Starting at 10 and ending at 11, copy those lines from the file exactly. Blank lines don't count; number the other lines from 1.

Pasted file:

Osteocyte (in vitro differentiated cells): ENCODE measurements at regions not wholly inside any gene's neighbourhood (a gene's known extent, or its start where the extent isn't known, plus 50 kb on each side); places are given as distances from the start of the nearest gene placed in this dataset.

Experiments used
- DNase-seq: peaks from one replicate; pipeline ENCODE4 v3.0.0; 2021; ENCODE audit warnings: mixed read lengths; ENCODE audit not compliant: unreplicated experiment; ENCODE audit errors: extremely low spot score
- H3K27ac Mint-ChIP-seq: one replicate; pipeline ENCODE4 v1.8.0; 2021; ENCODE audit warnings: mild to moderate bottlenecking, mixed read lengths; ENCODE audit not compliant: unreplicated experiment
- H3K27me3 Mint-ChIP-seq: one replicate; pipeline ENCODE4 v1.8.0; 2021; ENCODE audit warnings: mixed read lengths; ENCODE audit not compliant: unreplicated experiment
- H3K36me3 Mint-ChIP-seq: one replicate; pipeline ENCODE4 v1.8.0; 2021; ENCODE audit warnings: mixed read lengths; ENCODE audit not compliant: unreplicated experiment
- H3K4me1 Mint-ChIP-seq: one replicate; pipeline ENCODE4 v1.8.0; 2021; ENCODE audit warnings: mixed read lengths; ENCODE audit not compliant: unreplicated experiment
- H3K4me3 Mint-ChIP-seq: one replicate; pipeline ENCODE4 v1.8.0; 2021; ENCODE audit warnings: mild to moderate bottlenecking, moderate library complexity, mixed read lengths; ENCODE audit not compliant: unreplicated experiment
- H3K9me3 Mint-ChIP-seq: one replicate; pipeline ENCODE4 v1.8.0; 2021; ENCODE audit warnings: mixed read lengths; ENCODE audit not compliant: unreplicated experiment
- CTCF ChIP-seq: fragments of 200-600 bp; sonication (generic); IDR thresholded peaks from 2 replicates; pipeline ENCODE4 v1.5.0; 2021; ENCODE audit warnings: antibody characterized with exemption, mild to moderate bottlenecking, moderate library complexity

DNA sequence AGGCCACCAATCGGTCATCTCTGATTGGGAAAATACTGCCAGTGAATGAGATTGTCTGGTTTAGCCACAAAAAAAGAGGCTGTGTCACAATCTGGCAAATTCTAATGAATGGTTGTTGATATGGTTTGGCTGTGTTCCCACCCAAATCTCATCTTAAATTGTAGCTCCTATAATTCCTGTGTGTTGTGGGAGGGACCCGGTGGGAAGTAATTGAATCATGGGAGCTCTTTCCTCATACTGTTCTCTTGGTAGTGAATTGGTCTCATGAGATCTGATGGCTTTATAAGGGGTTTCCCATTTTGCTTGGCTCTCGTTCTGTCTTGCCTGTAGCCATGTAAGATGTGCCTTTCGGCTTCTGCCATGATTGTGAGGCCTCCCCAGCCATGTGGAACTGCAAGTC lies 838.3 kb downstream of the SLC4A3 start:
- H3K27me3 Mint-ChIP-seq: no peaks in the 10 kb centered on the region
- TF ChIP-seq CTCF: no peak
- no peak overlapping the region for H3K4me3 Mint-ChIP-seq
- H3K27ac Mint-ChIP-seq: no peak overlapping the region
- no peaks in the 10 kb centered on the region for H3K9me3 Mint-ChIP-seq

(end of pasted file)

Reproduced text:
- CTCF ChIP-seq: fragments of 200-600 bp; sonication (generic); IDR thresholded peaks from 2 replicates; pipeline ENCODE4 v1.5.0; 2021; ENCODE audit warnings: antibody characterized with exemption, mild to moderate bottlenecking, moderate library complexity

DNA sequence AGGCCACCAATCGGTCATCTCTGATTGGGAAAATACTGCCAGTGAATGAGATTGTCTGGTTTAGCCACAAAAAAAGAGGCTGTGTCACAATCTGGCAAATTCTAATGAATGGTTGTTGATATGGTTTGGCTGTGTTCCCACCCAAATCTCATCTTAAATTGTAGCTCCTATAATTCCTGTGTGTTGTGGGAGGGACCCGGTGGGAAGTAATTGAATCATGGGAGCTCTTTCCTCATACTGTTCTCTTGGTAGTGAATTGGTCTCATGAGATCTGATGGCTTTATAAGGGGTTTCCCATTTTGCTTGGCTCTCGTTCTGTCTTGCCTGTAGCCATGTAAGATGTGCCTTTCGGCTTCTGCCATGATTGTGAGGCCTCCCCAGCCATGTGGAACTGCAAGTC lies 838.3 kb downstream of the SLC4A3 start: